People’s recovery journeys are initiated early and helped by them having access to a range of recovery support interventions and services such as peer support, mutual aid, family and parenting support, employment, training and housing.
All treatment providers report data to the National Drug Treatment Monitoring System (NDTMS) and this data is analysed locally to inform improvements. Where structured alcohol treatment is provided in settings that do not report into NDTMS, such as by alcohol care teams, there are mechanisms to feed data on this activity into local needs assessment and planning processes.
Alcohol treatment provider information systems comply with the NDTMS minimum data set and there is appropriate investment in IT systems to meet the clinical and NDTMS needs of providers where required.
There are sufficient staff with alcohol specialist expertise in the treatment system.
Treatment providers have workforce plans that describe how specialist staff are trained and supported to make sure they have appropriate competence and supervision to deliver specialist interventions.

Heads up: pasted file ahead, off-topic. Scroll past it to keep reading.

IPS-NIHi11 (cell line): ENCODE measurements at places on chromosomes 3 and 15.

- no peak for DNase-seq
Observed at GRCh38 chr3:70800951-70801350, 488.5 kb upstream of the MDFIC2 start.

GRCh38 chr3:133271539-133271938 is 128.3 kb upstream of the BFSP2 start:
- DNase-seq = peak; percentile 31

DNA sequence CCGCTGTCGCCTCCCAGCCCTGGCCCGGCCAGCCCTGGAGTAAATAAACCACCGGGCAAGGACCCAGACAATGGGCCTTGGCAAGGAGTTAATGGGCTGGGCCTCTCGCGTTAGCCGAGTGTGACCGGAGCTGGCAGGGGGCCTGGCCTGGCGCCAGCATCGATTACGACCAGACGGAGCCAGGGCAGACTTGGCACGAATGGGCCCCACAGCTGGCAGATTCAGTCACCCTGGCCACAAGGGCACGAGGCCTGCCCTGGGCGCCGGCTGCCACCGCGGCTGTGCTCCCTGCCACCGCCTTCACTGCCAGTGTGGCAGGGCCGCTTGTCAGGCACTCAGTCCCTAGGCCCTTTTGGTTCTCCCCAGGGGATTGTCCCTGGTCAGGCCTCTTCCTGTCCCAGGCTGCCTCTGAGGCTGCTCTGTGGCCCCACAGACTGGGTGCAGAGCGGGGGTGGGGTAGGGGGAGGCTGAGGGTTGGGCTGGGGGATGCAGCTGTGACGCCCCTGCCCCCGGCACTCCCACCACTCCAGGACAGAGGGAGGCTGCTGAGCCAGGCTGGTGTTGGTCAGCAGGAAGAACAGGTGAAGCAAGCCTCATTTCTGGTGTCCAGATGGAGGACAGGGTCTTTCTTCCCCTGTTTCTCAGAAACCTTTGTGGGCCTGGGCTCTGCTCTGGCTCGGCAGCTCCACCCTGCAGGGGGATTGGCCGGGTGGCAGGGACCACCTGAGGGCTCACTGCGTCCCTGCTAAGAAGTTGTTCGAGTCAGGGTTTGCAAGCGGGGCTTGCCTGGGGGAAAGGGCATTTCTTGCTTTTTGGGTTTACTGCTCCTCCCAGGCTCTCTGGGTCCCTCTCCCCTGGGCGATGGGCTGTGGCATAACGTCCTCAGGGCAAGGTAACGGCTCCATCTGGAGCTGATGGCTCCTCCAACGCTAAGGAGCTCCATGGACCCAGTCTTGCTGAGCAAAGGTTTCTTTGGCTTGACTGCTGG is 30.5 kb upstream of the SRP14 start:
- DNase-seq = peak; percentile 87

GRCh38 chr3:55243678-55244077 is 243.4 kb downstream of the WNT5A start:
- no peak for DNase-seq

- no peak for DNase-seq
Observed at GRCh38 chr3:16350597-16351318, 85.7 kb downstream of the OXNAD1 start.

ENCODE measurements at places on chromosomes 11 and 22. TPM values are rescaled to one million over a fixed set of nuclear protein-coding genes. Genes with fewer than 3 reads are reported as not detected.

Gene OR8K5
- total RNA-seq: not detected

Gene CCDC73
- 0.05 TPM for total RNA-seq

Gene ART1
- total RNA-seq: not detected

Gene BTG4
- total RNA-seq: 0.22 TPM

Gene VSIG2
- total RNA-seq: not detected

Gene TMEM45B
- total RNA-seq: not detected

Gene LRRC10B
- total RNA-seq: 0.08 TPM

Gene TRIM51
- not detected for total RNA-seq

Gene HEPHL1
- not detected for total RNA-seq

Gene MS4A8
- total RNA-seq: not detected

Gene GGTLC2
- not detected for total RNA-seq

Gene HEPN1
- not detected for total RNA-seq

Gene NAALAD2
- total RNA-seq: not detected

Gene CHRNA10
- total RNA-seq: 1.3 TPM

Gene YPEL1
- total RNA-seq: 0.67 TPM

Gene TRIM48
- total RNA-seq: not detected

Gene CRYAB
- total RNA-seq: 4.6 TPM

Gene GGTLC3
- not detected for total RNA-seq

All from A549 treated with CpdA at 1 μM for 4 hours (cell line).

6. Working with partners to commission effective alcohol and drug services
This section is relevant to alcohol and drug commissioning and is repeated in the adult drugs commissioning support pack. In addition to the indicators set out below, commissioners and their partners will also need to comply with all relevant legislation, regulations and other statutory requirements as appropriate.
6.1 What you will see locally if you are meeting the principle
Effective integrated policies and commissioning of services that achieve positive outcomes for individuals, families and communities by:
- co-ordinated policies to promote less risky drinking and drug use, and to prevent harm